At BNP Paribas’ Global Markets Americas Conference on May 23rd in New York City, investors and corporates heard from some of the world’s most influential political, economic and financial figures about the biggest drivers of markets in 2023. Expected catalysts include central bank actions in response to growth and inflation trends, resolution of the U.S. debt ceiling stalemate, geopolitical concerns, structural trends such as de-globalization and AI, challenges faced by certain U.S. regional banks, and the green energy transition.
Over 700 institutional and corporate clients filled the ballroom at the historic Casa Cipriani in downtown Manhattan to hear from industry titans, leading bankers and regulators, renowned economists, and influential journalists, culminating with an exclusive conversation with George W. Bush, the 43rd President of the United States. The theme of the conference was ‘High Velocity: The New Normal’. And although market volatility has temporarily subsided, conference speakers said they expect considerable uncertainties would remain for the rest of 2023 and beyond.
The geopolitical balance of power is shifting
The conference began with a discussion of the stark geopolitical shifts that have occurred since the beginning of the Covid crisis. Following Covid-related supply chain disruptions, China is no longer the default exporter of manufactured goods to the West. In Europe, a parallel rebalancing is happening, following Russia’s invasion of Ukraine, as European countries reduce their dependency on Russian agriculture and natural resources.
Meanwhile, significant global demographic shifts are occurring as some countries including China and Japan experience population declines, while countries in sub-Saharan Africa are growing rapidly. To achieve growth and profit goals, leading companies will need to consider all of these global shifts in their future business and investment decisions.
New technologies will drive U.S. growth
One piece of good news is that the development of new technologies, from artificial intelligence to green hydrogen, is expected to be a significant driver of growth in the U.S. economy, create new jobs, and provide compelling investment opportunities. On ‘The Future of Energy’ panel, speakers discussed the idea that home-grown decarbonization technology, fueled by unprecedented federal subsidies to mitigate climate change in the Inflation Reduction Act, will power the rapid energy transition required to reach net zero, significantly increase domestic production, and produce an accompanying wave of job creation. For certain technologies, such as green hydrogen, panelists said that the U.S. will likely develop a competitive advantage over the rest of the world.
‘Sticky’ inflation will keep interest rates higher for longer
Clients also heard how persistent U.S. inflation will continue to drive monetary policy and impact markets, with the Fed expected to keep interest rates the same or higher than they are today to push inflation down to its 2% target, likely tipping the U.S. into a mild recession. Torsten Slok, Chief Economist at Apollo Global Management, said that the Fed would have to slow the economy significantly in order to achieve its 2% goal. “Maybe there will be some more tightening, or at least higher rates for longer, to get to that point. The question is, might something break in doing that? At least, for now, it’s very clear that the Fed is not going to cut rates any time soon.”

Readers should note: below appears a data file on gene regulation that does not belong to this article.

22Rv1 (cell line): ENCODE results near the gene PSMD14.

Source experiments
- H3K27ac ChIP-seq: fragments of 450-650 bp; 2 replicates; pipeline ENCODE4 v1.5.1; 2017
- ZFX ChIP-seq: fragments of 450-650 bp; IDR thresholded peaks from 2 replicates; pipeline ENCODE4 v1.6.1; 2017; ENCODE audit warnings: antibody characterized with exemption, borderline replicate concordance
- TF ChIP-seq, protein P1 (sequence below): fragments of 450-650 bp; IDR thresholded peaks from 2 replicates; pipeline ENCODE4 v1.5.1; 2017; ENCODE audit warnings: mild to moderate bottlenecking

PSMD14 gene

Given uncertainties about how further rate increases will affect interest-rate sensitive sectors of the economy, Esther George, former President and CEO of the Federal Reserve Bank of Kansas City, said that she would be in favor of pausing rate increases in June if she was still on the Federal Open Market Committee, but not stopping altogether. However, she pointed out that the complexity of the financial system is very different than before the last financial crisis and that “monetary policy is not the best way to ensure financial stability.”
Attendees learned that the likely market impacts of interest rates being higher for longer could include a reduction in term bank lending, further credit deterioration, more stresses to the commercial real estate market, and more pressure on regional banks.
However, the discussion with Michael Milken, Chairman of the Milken Institute and Jean-Yves Fillion, Vice Chairman, USA Board of Directors at BNP Paribas, addressed that while people had become accustomed to extremely low rates and cheap funding, it was perfectly possible for companies and investors to prosper in today’s interest rate environment.
Not the 2008 banking crisis
While U.S. regional banks remain under some pressure, every speaker reiterated that recent bank failures bore no similarity to the bank failures of The Great Recession, which were driven by credit risks at some of the largest institutions, not interest rate risks affecting smaller ones.
In the discussion ‘The Banking Sector in Flux’, Sheila Bair, former Chair of the FDIC, said she expected better banking supervision and some reforms as result of recent regional bank failures, particularly concerning the accounting for banks’ hold-to-maturity securities. She didn’t think, however, that there would be much consolidation in the U.S. banking system. “Over the next few years, we may have a few hundred less banks than today, but we’re not going to see the big shake out we had during the Great Financial Crisis,” she said.
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